What’s Really Going On
This is where it gets really interesting. The “something else that is going on” apparently takes place further upstream in the supply chain.
As (a) physical coal supplies tighten because of soaring demand driven by China’s economic engine and (b) coal shifts from being subsidized and state-allocated towards being distributed through more market-like channels, a doubly-whammy upward pressure on coal prices is created. Moreover, fuel costs can be highly volatile for these power plants. The wide range of coal prices alluded to earlier (finding #4) reflect the different types of coal available on the market. However, because of the chaotic scramble for coal, coal quality standards are not well specified or enforced and buyers do not have the time to verify if they are getting what they pay for. Instead, in a situation of scarcity, coal suppliers have every incentive to make up the numbers with inferior quality coal while power plants are forced to buy coal of varying quality and prices even if it is not their preferred type, resulting in much volatility in fuel costs, an unwillingness to stockpile inventory (which can lead to a blackout situation that Southern China witnessed earlier this year when coal transportation links to power plants were suddenly disrupted by severe storms). The result is that running a variety of (sometimes inferior) coal types in a unit can overwhelm its environmental technologies and compromise physical plant integrity.
Because retail power is capped by the NDRC (although a gradual energy price reform is underway; see previous post) and ongoing fuel costs are easily the most significant portion of a power plant’s variable costs, it is easy to see that these power plants are getting squeezed pretty badly. The plants, the report says, are forced to respond in one of two (or both) ways. They can either (i) stop operating costly post-combustion environmental technology such as the FGD systems ( the operation of which may account for up to a third of operating costs), or (ii) resort to buying cheaper, lower quality, high sulfur content coal, which often times means coal sourced from small independent local mines (see finding #6 above) due to reduced transportation costs. Such locally source coal are not pre-washed to lower sulfur and ash levels before combustion as they are in the are in the larger state-owned mines in the Northeast. It is also conceivable that even if plants are operating FGD systems, the sub-standard coal sources from these local mines simply overwhelm the cleanup systems. The result in any case is the same and bears out in reality—increased SO2 emissions.
Implications for Policy
The MIT report challenges the simplistic assumption that rising fossil fuel costs will create the right incentives for adopting cleaner alternatives . We see above that coal prices are indeed rising, and in China they have caught up to U.S. prices, yet given the complex interactions of China’s coal industry, this has ironically led to poorer environmental performance. “On the environmental front.” the reports says, “policies designed to achieve change in one dimension frequently lead to undesired changes in others.” The China coal industry is kinda like the Transformers—there’s more than meets the eye.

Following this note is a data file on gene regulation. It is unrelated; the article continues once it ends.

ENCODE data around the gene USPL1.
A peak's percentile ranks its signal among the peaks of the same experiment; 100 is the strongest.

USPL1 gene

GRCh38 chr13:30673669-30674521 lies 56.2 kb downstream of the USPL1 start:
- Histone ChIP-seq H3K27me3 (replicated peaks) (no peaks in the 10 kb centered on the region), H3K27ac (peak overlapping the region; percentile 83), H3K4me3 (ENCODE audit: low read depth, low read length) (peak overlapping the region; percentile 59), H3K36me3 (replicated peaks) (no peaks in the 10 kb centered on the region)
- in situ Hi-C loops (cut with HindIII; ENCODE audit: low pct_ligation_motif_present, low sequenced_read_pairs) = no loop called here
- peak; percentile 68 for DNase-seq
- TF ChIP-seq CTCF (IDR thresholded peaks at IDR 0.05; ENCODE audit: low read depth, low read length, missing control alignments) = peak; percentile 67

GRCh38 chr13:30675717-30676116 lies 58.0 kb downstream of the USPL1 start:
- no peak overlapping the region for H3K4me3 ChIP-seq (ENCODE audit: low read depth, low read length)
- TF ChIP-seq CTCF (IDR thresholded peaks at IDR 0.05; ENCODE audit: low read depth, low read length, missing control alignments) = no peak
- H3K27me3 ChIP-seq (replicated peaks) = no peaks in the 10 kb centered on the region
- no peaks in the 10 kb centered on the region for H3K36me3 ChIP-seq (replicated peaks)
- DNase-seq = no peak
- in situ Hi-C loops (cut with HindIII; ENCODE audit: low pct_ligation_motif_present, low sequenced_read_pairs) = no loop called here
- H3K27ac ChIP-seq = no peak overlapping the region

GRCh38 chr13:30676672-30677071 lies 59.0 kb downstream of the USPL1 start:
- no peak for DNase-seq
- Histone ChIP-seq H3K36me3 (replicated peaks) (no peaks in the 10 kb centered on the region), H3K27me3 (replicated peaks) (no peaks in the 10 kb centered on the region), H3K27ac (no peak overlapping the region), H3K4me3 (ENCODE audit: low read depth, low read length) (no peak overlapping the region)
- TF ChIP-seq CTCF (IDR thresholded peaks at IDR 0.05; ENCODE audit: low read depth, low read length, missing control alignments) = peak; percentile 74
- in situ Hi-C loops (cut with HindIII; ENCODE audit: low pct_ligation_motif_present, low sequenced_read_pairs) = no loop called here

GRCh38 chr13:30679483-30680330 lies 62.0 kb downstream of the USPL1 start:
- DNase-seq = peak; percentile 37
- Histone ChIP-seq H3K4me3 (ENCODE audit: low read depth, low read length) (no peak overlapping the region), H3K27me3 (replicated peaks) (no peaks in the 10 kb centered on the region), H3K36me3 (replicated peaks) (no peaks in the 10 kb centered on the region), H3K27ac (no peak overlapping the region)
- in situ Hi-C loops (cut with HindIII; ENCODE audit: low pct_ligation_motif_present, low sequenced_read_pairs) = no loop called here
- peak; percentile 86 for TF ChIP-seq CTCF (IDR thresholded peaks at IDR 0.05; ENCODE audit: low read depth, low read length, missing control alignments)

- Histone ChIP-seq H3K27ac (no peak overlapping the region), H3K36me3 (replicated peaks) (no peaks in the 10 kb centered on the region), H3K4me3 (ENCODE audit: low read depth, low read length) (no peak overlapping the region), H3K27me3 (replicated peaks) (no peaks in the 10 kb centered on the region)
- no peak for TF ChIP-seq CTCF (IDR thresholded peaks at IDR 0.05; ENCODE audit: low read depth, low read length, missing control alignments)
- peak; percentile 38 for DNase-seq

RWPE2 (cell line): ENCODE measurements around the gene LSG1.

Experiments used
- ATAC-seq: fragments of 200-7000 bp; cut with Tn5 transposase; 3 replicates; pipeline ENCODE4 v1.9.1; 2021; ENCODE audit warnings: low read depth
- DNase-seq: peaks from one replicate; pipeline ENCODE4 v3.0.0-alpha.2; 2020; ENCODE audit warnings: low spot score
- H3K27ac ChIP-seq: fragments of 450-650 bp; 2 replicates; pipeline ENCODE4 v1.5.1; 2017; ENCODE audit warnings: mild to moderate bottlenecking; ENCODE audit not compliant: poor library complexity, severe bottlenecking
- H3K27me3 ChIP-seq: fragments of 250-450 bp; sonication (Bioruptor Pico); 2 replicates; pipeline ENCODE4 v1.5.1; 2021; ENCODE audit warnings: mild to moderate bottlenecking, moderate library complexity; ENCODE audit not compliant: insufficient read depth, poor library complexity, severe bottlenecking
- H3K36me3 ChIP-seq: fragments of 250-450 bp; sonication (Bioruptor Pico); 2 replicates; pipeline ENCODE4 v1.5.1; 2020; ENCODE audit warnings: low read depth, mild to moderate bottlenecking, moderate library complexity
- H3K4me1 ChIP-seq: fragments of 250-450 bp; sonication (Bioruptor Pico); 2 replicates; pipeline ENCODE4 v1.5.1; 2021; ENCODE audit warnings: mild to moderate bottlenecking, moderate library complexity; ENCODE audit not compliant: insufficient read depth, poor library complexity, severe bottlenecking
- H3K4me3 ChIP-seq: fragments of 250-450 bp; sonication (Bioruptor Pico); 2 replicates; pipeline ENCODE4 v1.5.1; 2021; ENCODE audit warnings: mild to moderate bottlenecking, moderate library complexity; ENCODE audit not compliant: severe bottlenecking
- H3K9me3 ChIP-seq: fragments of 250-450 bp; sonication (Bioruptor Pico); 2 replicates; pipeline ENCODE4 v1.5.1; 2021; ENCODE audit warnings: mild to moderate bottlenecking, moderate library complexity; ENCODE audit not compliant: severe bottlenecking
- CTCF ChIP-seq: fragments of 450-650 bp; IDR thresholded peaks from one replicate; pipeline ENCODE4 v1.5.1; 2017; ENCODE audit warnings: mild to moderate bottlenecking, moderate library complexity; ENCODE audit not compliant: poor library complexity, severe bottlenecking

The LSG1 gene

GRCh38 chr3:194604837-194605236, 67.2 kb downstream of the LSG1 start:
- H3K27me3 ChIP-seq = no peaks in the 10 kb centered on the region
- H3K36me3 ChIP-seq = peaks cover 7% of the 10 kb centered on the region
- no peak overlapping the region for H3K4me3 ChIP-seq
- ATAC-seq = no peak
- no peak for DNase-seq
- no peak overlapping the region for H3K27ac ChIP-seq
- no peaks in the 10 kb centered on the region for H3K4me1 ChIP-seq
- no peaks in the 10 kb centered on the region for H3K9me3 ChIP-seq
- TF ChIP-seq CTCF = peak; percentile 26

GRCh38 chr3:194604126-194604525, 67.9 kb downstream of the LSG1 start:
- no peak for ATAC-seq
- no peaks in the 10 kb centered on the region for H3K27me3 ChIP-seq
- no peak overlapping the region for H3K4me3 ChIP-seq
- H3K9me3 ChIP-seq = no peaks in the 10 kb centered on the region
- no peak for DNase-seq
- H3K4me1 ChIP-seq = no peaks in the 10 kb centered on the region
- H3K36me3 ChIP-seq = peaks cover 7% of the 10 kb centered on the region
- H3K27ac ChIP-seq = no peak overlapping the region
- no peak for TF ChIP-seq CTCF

What these preliminary findings suggest is that any policy which seeks to clean up the coal not only has to scrutinize the operations of power plants, but also look upstream to consider the dynamics of how coal is sourced, the types and quality of coal available on the market, the kinds of coal quality standards and verification procedures available, and what kind of information asymmetries exist between coal suppliers and buyers, just to highlight a few areas. It is also the opinion of The Green Leap Forward that electricity price reform, which the central government is undertaking, remains a key strategy in order to ease situation where power plants find themselves squeezed between high, variable coal costs and capped retail electricity prices.
The MIT report goes on to emphasize that the above analysis is merely preliminary as the authors have not yet had a chance to discuss other data they collected that may reveal insight to other issues, including how patterns of plant ownership affect decisions on technology investment and environmental compliance, how different modes of financing affects operations and technology choice, how the presence of foreign suppliers and technologies influence plant performance, and others. In other words, there remains to be a lot done.
Whatever the full picture is, this much is clear. Cleaning up China’s power industry is not a simple matter of creating a massive international technology transfer mechanism to arm China’s plants with state-of-the-art technology; these plants are already taking up such technology by themselves. It also isn’t the case that coal prices are artificially suppressed, or whatever environmental regulations that exist are having no effect. Coal prices are increasingly determined by market forces, and environmental regulations have encouraged the uptake of advanced technology. The dynamics of the coal industry, rather, is much more nuanced and requires a thorough understanding of the complexities inherent at all levels of the coal power supply chain, and how all those levels and links interact.
Thus, a technology-focused approach to clean China coal will simply fall short. Rather a systemic, supply-chain-wide examination of the existing incentives and disincentives to improve environmental performance is what is required create an impact. The hopeful message that the MIT report conveys is that things with China’s energy sector are not as hopeless as people think. The increasing prevalence of cleaner combustion and cleanup technologies, market-pricing and basic environmental regulation are important elements that set the stage for making important environmental gains through appropriate policy tweaks in other dimensions of the industry.